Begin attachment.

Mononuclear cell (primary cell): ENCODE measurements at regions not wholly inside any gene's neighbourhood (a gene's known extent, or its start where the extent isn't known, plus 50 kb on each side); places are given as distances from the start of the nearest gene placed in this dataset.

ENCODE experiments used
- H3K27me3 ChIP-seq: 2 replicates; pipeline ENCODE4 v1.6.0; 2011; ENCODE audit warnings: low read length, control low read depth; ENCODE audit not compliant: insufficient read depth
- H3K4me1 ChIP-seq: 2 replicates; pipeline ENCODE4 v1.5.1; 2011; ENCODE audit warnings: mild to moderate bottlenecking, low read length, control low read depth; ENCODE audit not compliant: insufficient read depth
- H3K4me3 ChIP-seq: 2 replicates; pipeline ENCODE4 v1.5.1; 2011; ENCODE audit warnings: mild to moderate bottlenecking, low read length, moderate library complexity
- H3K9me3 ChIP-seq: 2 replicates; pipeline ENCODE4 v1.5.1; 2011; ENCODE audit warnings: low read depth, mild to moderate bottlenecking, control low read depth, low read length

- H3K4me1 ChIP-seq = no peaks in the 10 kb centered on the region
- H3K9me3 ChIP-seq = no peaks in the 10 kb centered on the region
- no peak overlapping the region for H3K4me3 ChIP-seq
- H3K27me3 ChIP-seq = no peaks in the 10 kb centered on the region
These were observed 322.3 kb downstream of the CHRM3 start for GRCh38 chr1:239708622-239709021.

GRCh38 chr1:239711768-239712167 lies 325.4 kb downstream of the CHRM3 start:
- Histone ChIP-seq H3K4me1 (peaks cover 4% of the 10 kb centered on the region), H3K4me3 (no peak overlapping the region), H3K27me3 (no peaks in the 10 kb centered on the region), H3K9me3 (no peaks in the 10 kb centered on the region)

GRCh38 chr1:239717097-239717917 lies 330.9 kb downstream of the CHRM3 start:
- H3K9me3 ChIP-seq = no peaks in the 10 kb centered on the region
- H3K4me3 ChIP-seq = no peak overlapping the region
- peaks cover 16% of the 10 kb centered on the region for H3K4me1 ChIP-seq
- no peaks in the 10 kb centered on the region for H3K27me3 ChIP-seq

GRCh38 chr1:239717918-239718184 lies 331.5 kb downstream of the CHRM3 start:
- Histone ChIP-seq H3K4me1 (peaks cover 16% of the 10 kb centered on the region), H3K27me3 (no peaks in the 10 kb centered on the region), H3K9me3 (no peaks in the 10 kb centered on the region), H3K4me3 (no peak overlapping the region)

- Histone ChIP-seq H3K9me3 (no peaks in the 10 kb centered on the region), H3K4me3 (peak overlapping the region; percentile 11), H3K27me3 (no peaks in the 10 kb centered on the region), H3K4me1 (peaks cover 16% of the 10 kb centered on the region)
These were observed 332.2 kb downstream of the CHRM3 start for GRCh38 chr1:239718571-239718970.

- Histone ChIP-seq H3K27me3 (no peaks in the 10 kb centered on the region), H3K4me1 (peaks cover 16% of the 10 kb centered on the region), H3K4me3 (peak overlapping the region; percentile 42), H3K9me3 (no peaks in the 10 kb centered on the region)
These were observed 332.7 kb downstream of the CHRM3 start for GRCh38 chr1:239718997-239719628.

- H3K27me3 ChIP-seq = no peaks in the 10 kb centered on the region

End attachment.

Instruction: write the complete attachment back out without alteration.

Mononuclear cell (primary cell): ENCODE measurements at regions not wholly inside any gene's neighbourhood (a gene's known extent, or its start where the extent isn't known, plus 50 kb on each side); places are given as distances from the start of the nearest gene placed in this dataset.

ENCODE experiments used
- H3K27me3 ChIP-seq: 2 replicates; pipeline ENCODE4 v1.6.0; 2011; ENCODE audit warnings: low read length, control low read depth; ENCODE audit not compliant: insufficient read depth
- H3K4me1 ChIP-seq: 2 replicates; pipeline ENCODE4 v1.5.1; 2011; ENCODE audit warnings: mild to moderate bottlenecking, low read length, control low read depth; ENCODE audit not compliant: insufficient read depth
- H3K4me3 ChIP-seq: 2 replicates; pipeline ENCODE4 v1.5.1; 2011; ENCODE audit warnings: mild to moderate bottlenecking, low read length, moderate library complexity
- H3K9me3 ChIP-seq: 2 replicates; pipeline ENCODE4 v1.5.1; 2011; ENCODE audit warnings: low read depth, mild to moderate bottlenecking, control low read depth, low read length

- H3K4me1 ChIP-seq = no peaks in the 10 kb centered on the region
- H3K9me3 ChIP-seq = no peaks in the 10 kb centered on the region
- no peak overlapping the region for H3K4me3 ChIP-seq
- H3K27me3 ChIP-seq = no peaks in the 10 kb centered on the region
These were observed 322.3 kb downstream of the CHRM3 start for GRCh38 chr1:239708622-239709021.

GRCh38 chr1:239711768-239712167 lies 325.4 kb downstream of the CHRM3 start:
- Histone ChIP-seq H3K4me1 (peaks cover 4% of the 10 kb centered on the region), H3K4me3 (no peak overlapping the region), H3K27me3 (no peaks in the 10 kb centered on the region), H3K9me3 (no peaks in the 10 kb centered on the region)

GRCh38 chr1:239717097-239717917 lies 330.9 kb downstream of the CHRM3 start:
- H3K9me3 ChIP-seq = no peaks in the 10 kb centered on the region
- H3K4me3 ChIP-seq = no peak overlapping the region
- peaks cover 16% of the 10 kb centered on the region for H3K4me1 ChIP-seq
- no peaks in the 10 kb centered on the region for H3K27me3 ChIP-seq

GRCh38 chr1:239717918-239718184 lies 331.5 kb downstream of the CHRM3 start:
- Histone ChIP-seq H3K4me1 (peaks cover 16% of the 10 kb centered on the region), H3K27me3 (no peaks in the 10 kb centered on the region), H3K9me3 (no peaks in the 10 kb centered on the region), H3K4me3 (no peak overlapping the region)

- Histone ChIP-seq H3K9me3 (no peaks in the 10 kb centered on the region), H3K4me3 (peak overlapping the region; percentile 11), H3K27me3 (no peaks in the 10 kb centered on the region), H3K4me1 (peaks cover 16% of the 10 kb centered on the region)
These were observed 332.2 kb downstream of the CHRM3 start for GRCh38 chr1:239718571-239718970.

- Histone ChIP-seq H3K27me3 (no peaks in the 10 kb centered on the region), H3K4me1 (peaks cover 16% of the 10 kb centered on the region), H3K4me3 (peak overlapping the region; percentile 42), H3K9me3 (no peaks in the 10 kb centered on the region)
These were observed 332.7 kb downstream of the CHRM3 start for GRCh38 chr1:239718997-239719628.

- H3K27me3 ChIP-seq = no peaks in the 10 kb centered on the region